Yesterday was my first ‘real’ day on “Danika”. Our location for the next two weeks is a house in Sherman Oaks (I HATE the Valley in the summer – the backyard of the house is like being in a oven). This particular payroll company are strict about wanting employees to provide a photocopy of I-9 information, so I hit a Kinkos on the way to work to copy my expired passport. At the Kinkos, there was an abandoned puppy – apparently someone had just tied her up to the door during the night and left her. The good news is that there were three people on cell phones trying to find her a home. She was very cute – no day can be bad if you get a puppy kiss first thing in the morning!
We had a one hour ‘pre-call’ so we could run the cable and get the lights set up, and I misheard the best boy when he told me the call time, so I ended up getting there WAY too early. I walked down to a little cafe on Ventura and got some breakfast and read the paper.
The first obstacle of the day was trying to get the big lights into the backyard. The only door into the backyard (through the garage) was too narrow, so we had to take out a section of fence and pull up a bunch of decorative paving stones (the family are planning on re-landscaping after this, so no one cares. They’ve even agreed to leave the sprinklers off for two weeks, because they’re reseeding the lawn. This is a good thing. HMI lamps and power runs do NOT like getting watered).
The second obstacle was inside the house. Production were too cheap to bring in a company to put a protective cover over the REALLY expensive wood floors, so we’re having to be extra careful inside. We’ve got padding on all our stand legs, and every time we move something someone starts yelling for us to be careful.
A single family home (even a very nice one that’s on the large side) was not designed to have 30 people in there at once trying to work around one another, so inside the house it’s crowded, hot, and frustrating.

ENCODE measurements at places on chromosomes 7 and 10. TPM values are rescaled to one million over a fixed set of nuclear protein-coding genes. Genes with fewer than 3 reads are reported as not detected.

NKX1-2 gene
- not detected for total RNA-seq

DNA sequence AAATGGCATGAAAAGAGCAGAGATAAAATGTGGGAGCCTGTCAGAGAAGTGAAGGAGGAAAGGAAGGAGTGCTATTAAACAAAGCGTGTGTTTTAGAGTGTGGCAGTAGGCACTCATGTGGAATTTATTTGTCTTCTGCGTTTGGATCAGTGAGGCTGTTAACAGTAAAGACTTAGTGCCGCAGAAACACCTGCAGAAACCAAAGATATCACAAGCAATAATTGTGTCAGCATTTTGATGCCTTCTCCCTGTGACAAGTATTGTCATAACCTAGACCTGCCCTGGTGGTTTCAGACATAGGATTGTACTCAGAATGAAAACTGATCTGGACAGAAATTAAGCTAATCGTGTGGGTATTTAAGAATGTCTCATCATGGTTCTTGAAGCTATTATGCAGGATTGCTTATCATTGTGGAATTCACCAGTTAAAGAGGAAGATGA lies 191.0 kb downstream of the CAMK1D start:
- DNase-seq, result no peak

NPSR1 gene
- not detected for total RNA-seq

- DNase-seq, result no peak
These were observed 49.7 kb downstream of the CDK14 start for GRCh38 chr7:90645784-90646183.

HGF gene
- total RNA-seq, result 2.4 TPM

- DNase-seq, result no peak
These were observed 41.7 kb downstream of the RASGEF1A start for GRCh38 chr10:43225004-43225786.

Luckily, the Gaffer’s not a screamer. He’s a really, really mellow guy who’s doing his best not to bone us, which counts for a lot.
I’ve worked w/ the DP before – years ago, on some crappy AFI movie that I still have nightmares about. He looks exactly the same, and said hello. Neither of us can remember the name of the movie, though.
Then, we had to run power to craft service*. He’s got a really nice trailer with a stove and fridge and expresso machines, but his generator is loud, so we had to run him a line off of our generator. Because the compressors in the coolers will make the lamps flicker, he’s got to have his own line. Normally, this is not a problem, but he’s so far away that we used up ALL our extra cable to power him. The best boy wasn’t happy, as now if we have a piece of cable burn, we don’t have a replacement.
The cherry on the sundae, so to speak, was that next door there was a garage band practicing – ALL DAY. Production somehow managed to stop them during takes. I’m sure they had to pay them off.
Call time: 10:30 am
Wrap time: 12:40 am (20 minutes before we would have hit double time)
*Craft Service is the film industry’s way of circumventing OSHA regulations about meal and rest breaks. If there’s food out and crew members can go eat anytime they want, then the company doesn’t have to give them as many breaks.